ACS: This is good news.

RVD: Yes, and it's pretty fun.



ACS: What is the title that have impressed you the most during your career?

RVD: I must say the WWE world heavyweight champion because although I prefer the RVD at the ECW, it was the most important moment of my career. Everyone will remember me as a WWE champion. This title is special to me because it's a victory, I worked very hard to get there because they did not have the project to make me champion. I helped bring back the ECW, they tried to clear the hardcore side, but they never could get it done. And the fans asked for it, so they tried to exploit it, they were forced. They asked me what they should do and I answered them "bring back the ECW." So it's really a culmination for me. It was a time of significant business for me, to be at the same time, the ECW and WWE champion was important. It was special. But I had more fun with the ECW TV Title, these two years were entertaining. I really had fun. I like setting myself challenges, risks and not just be a show off. During my matches for the ECW TV title, I put myself challenges, I had the best matches of my career either with Spike Dudlyez, Little Grido or Sabu, no matter my opponent.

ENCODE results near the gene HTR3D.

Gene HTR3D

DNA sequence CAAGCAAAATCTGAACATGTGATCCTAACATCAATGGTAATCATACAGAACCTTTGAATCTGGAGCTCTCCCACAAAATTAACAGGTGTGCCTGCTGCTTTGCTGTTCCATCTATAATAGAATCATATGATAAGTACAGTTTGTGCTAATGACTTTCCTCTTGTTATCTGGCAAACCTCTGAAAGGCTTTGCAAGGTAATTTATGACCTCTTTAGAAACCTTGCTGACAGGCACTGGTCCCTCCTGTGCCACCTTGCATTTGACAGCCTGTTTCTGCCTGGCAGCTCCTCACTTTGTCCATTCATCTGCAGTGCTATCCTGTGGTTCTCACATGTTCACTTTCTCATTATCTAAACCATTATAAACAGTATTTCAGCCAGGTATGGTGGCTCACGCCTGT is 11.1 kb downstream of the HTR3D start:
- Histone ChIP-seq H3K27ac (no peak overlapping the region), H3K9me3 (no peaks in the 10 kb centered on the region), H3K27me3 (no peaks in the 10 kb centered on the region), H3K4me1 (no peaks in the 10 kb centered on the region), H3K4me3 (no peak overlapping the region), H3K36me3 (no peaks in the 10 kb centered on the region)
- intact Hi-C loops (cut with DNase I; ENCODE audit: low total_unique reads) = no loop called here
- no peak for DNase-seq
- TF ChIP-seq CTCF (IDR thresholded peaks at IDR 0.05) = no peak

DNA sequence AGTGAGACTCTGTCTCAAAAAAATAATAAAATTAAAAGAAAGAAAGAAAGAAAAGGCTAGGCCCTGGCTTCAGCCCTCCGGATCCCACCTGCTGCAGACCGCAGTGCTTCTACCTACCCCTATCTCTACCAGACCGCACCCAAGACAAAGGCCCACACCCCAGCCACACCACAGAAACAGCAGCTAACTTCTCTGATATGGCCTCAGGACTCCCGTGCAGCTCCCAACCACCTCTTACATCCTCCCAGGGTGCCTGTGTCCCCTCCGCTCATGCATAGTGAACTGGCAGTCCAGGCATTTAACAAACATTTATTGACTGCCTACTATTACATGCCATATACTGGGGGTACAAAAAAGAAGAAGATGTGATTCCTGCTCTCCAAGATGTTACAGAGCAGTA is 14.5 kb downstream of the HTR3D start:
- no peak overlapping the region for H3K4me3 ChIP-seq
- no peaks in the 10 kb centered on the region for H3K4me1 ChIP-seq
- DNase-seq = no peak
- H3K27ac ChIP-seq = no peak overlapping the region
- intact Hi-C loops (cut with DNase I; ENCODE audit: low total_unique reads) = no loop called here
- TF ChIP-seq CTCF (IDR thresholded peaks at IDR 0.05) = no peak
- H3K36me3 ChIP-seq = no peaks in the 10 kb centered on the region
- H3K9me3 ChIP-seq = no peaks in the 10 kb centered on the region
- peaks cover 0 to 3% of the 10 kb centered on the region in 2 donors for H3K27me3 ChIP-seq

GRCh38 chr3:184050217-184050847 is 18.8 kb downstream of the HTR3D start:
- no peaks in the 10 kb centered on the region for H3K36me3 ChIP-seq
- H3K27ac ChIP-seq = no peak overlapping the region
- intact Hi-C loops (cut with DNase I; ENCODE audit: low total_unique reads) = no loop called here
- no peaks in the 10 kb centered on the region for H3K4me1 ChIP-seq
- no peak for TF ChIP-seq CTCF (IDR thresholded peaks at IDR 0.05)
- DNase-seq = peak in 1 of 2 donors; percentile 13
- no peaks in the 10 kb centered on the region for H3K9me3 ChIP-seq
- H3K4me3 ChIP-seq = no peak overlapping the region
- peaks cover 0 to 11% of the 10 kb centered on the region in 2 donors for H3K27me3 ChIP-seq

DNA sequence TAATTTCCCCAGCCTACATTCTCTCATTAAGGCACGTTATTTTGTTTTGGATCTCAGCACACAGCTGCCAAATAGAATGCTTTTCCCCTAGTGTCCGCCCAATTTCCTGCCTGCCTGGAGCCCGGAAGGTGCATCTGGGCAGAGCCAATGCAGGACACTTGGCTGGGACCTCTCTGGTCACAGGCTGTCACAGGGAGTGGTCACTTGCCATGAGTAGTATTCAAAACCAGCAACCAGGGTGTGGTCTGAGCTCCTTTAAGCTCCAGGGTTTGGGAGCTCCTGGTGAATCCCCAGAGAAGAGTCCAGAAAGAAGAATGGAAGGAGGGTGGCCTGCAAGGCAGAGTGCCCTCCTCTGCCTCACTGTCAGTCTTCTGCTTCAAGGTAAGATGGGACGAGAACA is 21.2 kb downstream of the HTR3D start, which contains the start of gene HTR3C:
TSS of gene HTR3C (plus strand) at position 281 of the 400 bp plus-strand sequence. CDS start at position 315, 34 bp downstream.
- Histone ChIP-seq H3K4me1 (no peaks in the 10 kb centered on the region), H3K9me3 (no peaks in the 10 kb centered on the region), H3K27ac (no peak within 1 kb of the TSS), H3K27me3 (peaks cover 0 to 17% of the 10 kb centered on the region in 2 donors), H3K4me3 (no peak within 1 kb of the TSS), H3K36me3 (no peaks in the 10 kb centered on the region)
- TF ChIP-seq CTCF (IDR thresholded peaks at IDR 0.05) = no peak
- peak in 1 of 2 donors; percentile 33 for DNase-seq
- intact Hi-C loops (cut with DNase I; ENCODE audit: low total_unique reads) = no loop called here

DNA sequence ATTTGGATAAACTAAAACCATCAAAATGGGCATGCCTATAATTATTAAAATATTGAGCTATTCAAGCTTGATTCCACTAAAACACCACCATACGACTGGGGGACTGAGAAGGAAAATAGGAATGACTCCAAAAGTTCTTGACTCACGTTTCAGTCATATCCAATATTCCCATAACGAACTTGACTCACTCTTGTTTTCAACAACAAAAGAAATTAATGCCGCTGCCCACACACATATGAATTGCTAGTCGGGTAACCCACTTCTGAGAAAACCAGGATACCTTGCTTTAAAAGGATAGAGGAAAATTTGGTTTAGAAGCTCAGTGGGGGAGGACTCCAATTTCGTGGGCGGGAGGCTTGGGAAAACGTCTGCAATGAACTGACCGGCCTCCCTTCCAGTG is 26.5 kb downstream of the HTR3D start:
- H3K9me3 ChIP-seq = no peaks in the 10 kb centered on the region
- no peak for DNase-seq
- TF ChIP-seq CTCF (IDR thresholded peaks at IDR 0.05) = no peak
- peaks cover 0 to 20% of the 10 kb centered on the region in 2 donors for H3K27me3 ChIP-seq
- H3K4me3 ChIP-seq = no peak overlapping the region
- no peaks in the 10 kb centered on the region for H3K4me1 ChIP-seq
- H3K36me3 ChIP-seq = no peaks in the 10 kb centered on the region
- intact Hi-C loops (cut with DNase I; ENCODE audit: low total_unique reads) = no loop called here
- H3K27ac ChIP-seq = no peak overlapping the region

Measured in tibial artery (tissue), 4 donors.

ACS: What was it like to learn the judgment of the original ECW?